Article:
On October 31, 2016, the Standing Committee of the National People’s Congress of China held a third reading of the draft Cybersecurity Law (the “third draft”). As we previously reported, the second draft of the Cybersecurity Law was published for comment in June. The National People’s Congress has not yet published the full text of the third draft of the Cybersecurity Law.
According to the National People’s Congress of China’s website, under the third draft of the Cybersecurity Law, the term “key information infrastructures” generally refers to information infrastructures maintained by certain industry sectors which would seriously jeopardize national security and the public interest should such infrastructures malfunction, or be subject to damage or data leakages. The relevant industry sectors include public communication and information services, energy, transportation, water resources utilization, finance, public service and e-government affairs. Operators of such infrastructures would be subject to a prospective data localization requirement, and would be required to implement certain security protection measures. The State Council will formulate the specific scope of “key information infrastructures” and the required security protection measures.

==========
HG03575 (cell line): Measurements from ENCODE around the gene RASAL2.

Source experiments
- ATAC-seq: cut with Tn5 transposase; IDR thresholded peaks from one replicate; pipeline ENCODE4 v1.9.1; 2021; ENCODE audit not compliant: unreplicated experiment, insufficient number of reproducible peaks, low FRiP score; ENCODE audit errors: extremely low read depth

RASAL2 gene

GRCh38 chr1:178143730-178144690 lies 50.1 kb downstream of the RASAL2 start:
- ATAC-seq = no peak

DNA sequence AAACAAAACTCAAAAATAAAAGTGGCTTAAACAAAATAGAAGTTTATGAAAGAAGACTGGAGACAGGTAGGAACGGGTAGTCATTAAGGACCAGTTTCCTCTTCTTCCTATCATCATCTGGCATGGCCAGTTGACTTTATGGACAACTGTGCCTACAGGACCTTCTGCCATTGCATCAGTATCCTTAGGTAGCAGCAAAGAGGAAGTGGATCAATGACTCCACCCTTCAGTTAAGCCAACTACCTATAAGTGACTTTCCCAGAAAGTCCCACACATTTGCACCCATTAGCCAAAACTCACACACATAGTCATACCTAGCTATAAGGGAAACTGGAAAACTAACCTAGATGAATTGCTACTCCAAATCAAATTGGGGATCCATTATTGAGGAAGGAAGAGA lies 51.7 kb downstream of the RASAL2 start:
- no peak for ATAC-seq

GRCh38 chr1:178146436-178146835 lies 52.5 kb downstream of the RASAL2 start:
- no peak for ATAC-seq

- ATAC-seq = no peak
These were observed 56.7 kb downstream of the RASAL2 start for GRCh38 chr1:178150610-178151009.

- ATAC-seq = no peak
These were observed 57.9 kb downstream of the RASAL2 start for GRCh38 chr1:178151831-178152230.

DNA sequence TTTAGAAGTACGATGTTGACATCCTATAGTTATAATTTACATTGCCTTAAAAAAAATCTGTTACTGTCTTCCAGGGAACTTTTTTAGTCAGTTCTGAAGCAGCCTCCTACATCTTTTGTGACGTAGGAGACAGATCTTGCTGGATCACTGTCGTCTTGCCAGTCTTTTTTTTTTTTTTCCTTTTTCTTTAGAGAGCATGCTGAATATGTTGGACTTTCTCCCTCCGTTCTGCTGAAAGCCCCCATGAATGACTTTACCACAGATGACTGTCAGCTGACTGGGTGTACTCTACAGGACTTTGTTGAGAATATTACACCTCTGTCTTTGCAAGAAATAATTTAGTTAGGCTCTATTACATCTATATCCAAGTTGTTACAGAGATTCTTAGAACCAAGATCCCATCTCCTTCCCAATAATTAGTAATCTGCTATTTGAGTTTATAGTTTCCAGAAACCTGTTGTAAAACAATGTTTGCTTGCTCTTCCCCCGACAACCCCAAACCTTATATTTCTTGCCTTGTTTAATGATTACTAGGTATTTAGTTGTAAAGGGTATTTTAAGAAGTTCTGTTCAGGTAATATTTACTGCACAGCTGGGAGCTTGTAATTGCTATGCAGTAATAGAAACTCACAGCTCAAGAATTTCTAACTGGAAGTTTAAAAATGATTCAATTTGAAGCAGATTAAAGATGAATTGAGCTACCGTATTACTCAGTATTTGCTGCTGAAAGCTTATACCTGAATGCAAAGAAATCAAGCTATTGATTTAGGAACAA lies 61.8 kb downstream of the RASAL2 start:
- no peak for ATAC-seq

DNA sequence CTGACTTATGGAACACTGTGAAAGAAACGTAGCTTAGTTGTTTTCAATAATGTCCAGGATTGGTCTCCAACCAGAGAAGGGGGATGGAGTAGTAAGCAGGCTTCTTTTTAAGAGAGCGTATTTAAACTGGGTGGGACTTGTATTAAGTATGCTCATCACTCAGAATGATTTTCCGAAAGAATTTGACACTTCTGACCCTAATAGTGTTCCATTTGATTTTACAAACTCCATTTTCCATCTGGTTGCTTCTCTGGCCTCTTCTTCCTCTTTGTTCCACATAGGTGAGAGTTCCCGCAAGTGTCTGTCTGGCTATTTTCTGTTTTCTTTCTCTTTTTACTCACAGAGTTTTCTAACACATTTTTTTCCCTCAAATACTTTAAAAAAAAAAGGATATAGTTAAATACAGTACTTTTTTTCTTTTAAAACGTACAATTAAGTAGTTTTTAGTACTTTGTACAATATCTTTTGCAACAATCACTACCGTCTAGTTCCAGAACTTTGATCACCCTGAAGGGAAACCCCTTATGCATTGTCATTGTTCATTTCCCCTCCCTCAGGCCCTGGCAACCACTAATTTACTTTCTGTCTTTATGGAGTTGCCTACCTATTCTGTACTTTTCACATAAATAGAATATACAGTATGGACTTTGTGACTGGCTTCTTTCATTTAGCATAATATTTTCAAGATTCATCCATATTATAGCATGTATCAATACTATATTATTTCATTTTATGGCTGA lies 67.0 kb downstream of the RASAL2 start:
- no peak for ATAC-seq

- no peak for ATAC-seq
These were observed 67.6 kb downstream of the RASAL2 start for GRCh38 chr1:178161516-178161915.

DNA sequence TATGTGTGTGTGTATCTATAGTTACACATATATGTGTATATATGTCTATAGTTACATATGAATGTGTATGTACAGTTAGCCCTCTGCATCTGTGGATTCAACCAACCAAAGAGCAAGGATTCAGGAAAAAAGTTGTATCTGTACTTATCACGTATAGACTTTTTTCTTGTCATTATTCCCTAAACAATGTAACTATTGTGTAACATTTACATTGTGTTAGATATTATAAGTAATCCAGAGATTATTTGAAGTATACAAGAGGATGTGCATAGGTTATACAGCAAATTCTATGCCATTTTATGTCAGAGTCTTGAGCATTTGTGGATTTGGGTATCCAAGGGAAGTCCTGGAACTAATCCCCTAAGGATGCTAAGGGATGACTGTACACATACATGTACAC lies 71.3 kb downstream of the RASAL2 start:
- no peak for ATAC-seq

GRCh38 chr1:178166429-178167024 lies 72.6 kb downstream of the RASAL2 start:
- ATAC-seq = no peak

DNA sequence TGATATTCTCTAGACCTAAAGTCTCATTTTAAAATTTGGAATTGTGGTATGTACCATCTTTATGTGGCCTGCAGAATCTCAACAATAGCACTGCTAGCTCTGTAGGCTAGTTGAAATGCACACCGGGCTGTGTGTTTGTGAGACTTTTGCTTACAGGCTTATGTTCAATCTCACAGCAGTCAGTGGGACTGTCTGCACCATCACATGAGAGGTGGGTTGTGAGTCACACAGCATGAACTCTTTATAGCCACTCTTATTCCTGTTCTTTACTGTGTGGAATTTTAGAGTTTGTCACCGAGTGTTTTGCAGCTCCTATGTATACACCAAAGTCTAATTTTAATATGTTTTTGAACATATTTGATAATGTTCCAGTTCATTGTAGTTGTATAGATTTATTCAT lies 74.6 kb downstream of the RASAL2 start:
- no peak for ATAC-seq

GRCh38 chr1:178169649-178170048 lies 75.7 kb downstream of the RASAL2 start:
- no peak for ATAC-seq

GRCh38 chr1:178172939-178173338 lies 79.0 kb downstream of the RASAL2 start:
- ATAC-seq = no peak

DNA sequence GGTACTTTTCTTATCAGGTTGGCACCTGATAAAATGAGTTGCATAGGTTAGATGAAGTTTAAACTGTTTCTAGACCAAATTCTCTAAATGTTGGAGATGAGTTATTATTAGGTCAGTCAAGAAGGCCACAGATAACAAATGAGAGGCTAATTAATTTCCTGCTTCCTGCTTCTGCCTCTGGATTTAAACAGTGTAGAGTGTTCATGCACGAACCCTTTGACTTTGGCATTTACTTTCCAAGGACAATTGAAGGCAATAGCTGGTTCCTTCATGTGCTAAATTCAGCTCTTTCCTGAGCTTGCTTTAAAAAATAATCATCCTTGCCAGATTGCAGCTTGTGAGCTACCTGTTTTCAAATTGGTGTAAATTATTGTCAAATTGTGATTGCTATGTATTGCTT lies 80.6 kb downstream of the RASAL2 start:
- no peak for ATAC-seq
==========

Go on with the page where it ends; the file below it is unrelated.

The third draft also stipulates that overseas entities or individuals that attack, invade, interfere with or destroy Chinese “key information infrastructures” will be subject to legal liability, and China’s public security agencies may adopt sanctions against them, including freezing their assets.
In addition, the third draft includes provisions regarding the punishment of cybercrimes, including cyber fraud, and the online protection of minors.